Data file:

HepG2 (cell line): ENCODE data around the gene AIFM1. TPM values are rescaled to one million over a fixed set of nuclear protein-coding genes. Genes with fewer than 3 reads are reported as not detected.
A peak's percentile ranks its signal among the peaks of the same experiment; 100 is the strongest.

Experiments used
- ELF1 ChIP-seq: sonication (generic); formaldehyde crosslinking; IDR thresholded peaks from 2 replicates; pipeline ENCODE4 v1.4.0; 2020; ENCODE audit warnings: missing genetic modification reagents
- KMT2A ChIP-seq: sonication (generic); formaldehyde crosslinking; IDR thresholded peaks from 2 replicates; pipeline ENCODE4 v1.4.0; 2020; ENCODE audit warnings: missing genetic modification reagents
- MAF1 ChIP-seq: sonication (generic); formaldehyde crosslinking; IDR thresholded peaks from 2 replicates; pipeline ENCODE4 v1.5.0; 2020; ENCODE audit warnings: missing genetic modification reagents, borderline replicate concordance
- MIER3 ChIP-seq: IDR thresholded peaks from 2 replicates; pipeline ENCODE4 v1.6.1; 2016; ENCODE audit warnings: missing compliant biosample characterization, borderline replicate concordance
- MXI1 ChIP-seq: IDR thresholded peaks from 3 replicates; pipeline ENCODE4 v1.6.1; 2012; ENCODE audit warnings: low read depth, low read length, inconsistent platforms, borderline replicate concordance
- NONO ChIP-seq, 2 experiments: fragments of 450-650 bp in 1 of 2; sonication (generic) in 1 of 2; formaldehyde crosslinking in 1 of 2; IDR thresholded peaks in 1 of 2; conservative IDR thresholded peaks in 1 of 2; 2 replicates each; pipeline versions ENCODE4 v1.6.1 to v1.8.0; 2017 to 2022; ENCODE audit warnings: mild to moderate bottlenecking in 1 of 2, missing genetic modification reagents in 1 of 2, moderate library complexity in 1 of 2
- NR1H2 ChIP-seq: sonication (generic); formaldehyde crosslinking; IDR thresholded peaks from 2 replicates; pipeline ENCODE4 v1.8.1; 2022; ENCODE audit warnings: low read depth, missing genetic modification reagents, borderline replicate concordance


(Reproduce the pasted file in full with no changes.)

HepG2 (cell line): ENCODE data around the gene AIFM1. TPM values are rescaled to one million over a fixed set of nuclear protein-coding genes. Genes with fewer than 3 reads are reported as not detected.
A peak's percentile ranks its signal among the peaks of the same experiment; 100 is the strongest.

Experiments used
- ELF1 ChIP-seq: sonication (generic); formaldehyde crosslinking; IDR thresholded peaks from 2 replicates; pipeline ENCODE4 v1.4.0; 2020; ENCODE audit warnings: missing genetic modification reagents
- KMT2A ChIP-seq: sonication (generic); formaldehyde crosslinking; IDR thresholded peaks from 2 replicates; pipeline ENCODE4 v1.4.0; 2020; ENCODE audit warnings: missing genetic modification reagents
- MAF1 ChIP-seq: sonication (generic); formaldehyde crosslinking; IDR thresholded peaks from 2 replicates; pipeline ENCODE4 v1.5.0; 2020; ENCODE audit warnings: missing genetic modification reagents, borderline replicate concordance
- MIER3 ChIP-seq: IDR thresholded peaks from 2 replicates; pipeline ENCODE4 v1.6.1; 2016; ENCODE audit warnings: missing compliant biosample characterization, borderline replicate concordance
- MXI1 ChIP-seq: IDR thresholded peaks from 3 replicates; pipeline ENCODE4 v1.6.1; 2012; ENCODE audit warnings: low read depth, low read length, inconsistent platforms, borderline replicate concordance
- NONO ChIP-seq, 2 experiments: fragments of 450-650 bp in 1 of 2; sonication (generic) in 1 of 2; formaldehyde crosslinking in 1 of 2; IDR thresholded peaks in 1 of 2; conservative IDR thresholded peaks in 1 of 2; 2 replicates each; pipeline versions ENCODE4 v1.6.1 to v1.8.0; 2017 to 2022; ENCODE audit warnings: mild to moderate bottlenecking in 1 of 2, missing genetic modification reagents in 1 of 2, moderate library complexity in 1 of 2
- NR1H2 ChIP-seq: sonication (generic); formaldehyde crosslinking; IDR thresholded peaks from 2 replicates; pipeline ENCODE4 v1.8.1; 2022; ENCODE audit warnings: low read depth, missing genetic modification reagents, borderline replicate concordance